I handed each girl a clump of playdough as we started our group time and instructed them to mold something from the clay that represented something they loved. These eighth-grade girls went to work forming various items that represented something important to them. After a few minutes, we went around the circle and they described their masterpieces, including a taco, a cell phone, and other typical teen favorites. I mean, who doesn’t love tacos?
I then began to describe the lesson for the day found in Exodus 32. I described how the Israelites were tired of waiting on Moses and decided to create a golden calf to worship. We talked about how we all put the things we love above our love for God and how this becomes idol worship.
It was a simple lesson, but one that was memorable for my kinesthetic learners—the ones who need to have hands-on activities that help them retain concepts. It was a reminder that not everyone in a group learns the same way and that a good group leader will incorporate various activities for a variety of learning styles.
Most learning styles can be divided into three areas, including auditory, visual, and kinesthetic, yet there are up to eight different styles that have been identified by educational experts. When you use a variety of methods, you not only become a better group leader, but your group will retain more. A quick look at what most people remember after 30 days:
10% of what they hear
15% of what they see
20% of what they hear and see
40% of what they discuss
80% of what they do, and
90% of what they teach to others.
Do you see the progression? If you are only teaching a group with a lecture, they will only retain 10 percent of what they heard after a month!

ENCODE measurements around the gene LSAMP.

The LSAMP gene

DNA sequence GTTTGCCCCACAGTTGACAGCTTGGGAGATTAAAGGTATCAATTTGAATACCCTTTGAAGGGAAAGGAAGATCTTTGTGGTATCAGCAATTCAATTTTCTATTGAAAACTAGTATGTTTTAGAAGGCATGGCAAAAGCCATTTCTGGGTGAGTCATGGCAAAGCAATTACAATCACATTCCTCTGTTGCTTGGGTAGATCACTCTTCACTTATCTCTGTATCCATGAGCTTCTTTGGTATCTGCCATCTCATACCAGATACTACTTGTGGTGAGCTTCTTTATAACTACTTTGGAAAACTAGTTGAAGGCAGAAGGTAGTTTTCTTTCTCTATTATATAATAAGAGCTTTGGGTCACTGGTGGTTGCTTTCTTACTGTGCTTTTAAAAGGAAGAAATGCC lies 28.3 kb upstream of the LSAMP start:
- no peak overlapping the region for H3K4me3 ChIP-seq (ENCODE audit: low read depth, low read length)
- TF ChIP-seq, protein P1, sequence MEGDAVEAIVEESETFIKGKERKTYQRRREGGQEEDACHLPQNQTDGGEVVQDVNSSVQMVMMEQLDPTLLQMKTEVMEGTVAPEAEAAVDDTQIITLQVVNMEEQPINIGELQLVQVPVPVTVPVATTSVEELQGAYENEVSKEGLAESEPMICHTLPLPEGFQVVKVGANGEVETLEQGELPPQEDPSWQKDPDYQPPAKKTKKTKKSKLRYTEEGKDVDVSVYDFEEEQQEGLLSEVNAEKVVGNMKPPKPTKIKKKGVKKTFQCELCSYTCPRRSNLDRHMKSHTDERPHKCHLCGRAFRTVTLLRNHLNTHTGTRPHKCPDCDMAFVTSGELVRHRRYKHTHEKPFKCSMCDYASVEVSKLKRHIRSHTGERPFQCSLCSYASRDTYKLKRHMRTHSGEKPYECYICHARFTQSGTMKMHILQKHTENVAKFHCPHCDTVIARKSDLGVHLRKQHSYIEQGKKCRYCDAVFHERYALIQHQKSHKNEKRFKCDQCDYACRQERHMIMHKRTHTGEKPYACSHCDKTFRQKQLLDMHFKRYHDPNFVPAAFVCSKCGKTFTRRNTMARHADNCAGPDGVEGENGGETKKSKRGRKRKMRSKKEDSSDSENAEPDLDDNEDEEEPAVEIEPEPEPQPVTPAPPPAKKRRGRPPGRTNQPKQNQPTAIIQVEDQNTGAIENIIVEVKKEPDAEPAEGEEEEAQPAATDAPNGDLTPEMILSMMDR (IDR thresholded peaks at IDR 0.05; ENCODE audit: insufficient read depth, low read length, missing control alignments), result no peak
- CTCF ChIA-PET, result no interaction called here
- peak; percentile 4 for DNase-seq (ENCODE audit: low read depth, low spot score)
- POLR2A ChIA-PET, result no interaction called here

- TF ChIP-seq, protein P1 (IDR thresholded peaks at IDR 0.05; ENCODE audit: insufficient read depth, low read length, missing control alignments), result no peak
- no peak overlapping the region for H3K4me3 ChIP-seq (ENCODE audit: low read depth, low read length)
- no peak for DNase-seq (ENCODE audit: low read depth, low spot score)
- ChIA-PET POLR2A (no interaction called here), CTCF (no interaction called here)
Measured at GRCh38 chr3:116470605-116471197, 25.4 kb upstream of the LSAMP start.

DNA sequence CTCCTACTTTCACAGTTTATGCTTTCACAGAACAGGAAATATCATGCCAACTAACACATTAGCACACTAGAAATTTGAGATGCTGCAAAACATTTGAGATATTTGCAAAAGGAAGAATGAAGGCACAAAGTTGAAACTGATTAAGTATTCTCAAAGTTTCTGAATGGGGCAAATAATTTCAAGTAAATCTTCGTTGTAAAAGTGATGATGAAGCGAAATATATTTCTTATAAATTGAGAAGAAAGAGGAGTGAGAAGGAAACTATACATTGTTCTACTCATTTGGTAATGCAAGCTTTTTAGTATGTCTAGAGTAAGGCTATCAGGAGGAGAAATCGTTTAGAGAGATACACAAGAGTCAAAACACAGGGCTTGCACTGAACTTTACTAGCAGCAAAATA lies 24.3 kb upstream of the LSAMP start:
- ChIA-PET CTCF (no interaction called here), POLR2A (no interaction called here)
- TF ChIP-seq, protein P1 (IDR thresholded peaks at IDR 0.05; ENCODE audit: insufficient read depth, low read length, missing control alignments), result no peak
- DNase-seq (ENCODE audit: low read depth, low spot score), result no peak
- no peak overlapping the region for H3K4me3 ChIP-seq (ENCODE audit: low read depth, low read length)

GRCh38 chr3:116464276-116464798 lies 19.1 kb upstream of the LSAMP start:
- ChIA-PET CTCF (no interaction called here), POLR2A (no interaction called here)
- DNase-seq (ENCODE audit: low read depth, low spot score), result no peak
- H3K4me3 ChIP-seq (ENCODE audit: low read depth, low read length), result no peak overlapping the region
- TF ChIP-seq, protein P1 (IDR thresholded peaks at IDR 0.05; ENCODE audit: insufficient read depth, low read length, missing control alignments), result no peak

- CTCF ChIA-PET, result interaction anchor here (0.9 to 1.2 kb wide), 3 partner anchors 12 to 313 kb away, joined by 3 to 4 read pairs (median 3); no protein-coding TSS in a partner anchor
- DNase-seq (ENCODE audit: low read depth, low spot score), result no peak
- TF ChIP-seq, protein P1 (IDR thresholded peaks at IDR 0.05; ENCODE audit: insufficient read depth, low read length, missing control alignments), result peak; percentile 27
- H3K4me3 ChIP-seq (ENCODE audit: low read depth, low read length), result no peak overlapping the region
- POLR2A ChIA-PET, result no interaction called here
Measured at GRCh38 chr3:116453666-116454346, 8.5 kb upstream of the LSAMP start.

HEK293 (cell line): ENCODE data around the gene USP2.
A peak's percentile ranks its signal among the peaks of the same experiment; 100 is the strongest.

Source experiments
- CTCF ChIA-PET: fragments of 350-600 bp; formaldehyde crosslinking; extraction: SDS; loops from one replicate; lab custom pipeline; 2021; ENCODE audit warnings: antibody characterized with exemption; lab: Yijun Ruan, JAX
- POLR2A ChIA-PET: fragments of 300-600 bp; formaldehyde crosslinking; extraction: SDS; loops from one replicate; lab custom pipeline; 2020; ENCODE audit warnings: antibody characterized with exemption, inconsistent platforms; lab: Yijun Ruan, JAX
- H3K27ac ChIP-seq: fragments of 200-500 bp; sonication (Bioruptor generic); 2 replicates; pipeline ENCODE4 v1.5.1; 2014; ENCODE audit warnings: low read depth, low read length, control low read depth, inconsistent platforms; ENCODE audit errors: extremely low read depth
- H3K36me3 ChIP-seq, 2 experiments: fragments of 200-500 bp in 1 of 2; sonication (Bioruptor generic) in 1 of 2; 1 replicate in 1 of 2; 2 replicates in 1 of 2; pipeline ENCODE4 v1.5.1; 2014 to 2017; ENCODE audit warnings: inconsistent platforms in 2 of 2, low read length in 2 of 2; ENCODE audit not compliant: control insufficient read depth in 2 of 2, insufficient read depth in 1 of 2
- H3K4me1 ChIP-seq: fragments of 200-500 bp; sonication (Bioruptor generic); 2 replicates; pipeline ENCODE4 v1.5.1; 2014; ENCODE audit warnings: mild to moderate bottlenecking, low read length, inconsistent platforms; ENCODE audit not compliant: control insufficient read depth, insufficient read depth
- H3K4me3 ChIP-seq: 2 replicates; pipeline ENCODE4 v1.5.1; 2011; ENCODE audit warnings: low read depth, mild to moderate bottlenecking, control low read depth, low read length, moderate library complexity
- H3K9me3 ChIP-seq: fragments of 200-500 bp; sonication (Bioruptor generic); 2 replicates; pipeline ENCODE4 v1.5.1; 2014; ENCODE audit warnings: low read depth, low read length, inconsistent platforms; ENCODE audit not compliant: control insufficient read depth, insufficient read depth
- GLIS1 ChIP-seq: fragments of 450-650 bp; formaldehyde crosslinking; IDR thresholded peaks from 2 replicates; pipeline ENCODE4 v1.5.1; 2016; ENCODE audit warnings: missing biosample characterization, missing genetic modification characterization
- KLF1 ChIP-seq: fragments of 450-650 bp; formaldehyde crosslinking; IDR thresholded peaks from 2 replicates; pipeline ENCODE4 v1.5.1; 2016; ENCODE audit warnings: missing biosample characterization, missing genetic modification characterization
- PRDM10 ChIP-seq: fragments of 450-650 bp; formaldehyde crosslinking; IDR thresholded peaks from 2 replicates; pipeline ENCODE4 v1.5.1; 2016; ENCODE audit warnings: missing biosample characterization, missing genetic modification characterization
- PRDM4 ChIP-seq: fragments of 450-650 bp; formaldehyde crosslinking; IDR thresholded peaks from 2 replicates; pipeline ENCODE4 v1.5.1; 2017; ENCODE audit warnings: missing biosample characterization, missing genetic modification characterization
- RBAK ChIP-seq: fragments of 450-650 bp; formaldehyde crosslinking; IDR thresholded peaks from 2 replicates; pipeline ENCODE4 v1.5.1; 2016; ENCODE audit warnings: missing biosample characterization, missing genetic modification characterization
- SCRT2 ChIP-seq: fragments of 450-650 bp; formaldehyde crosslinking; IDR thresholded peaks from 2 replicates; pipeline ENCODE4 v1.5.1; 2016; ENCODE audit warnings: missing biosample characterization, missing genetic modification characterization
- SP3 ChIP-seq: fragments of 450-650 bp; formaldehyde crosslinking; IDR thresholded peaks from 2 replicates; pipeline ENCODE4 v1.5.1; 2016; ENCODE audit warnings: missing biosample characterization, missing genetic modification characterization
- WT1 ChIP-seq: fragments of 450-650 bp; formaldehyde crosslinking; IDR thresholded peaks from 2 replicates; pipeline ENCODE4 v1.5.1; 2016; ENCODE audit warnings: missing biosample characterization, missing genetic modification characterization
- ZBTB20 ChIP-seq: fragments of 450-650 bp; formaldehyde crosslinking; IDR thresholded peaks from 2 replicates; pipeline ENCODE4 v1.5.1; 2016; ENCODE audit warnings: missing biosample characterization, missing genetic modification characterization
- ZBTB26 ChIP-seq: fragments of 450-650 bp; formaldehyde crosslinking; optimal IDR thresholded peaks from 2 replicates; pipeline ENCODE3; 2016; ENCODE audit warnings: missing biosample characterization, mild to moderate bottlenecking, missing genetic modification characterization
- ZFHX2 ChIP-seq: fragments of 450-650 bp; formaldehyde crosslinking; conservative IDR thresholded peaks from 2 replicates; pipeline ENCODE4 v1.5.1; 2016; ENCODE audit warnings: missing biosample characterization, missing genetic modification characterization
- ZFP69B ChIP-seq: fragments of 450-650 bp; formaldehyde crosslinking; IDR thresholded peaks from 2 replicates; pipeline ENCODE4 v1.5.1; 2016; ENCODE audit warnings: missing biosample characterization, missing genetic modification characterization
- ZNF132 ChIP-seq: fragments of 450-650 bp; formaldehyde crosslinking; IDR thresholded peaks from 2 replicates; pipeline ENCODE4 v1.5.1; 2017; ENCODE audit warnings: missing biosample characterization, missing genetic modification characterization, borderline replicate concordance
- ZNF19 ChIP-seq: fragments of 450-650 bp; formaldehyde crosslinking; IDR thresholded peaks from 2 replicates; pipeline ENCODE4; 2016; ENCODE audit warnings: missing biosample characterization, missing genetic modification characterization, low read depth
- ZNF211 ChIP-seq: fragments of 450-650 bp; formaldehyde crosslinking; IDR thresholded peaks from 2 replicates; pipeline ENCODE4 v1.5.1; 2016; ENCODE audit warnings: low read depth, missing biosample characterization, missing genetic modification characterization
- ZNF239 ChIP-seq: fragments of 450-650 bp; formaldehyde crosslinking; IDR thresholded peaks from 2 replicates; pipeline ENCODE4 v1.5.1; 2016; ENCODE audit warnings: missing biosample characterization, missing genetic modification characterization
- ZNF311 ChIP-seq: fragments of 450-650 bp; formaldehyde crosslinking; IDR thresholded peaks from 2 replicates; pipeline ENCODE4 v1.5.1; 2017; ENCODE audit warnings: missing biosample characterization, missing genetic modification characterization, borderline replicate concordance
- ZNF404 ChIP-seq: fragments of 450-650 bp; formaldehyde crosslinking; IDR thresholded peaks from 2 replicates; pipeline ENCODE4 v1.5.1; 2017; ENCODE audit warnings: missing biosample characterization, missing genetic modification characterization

If you’re committed to helping your group retain what they are learning, consider these learning styles and some practical tips to use in your group. Pick a different one each week and see what a difference it can make.
Visual Learners: As the name implies, this style learns through sight. They respond well with written materials, charts, and even those maps in the back of your Bible! You’ll find visual learners taking notes, doodling on handouts, and engaging with screens. As a group leader, consider how you are offering visual learners something they can “see” and experience visually. Use handouts or encourage people to take notes to retain what they are learning.
Auditory Learners: This tends to be a style used most often at church. People come to a worship service, and they listen to someone preach. This is great for auditory learners who absorb knowledge by hearing information. They are good at focusing on a speaker, and they retain what they learn when they hear a lesson. For these learners, provide various ways for them to hear a lesson. Encourage them to listen to Scripture on a phone app or listen to a podcast that can provide an overview of a lesson.
Kinesthetic Learners: This is the hands-on approach mentioned earlier. These learners need to touch and physically participate in the lesson. Most teachers tend to think of these activities for children, but there are many adults who will learn through this method. Examples you can incorporate are role-play, creating something with their hands, and doing something physical like walking or standing while they are learning a concept.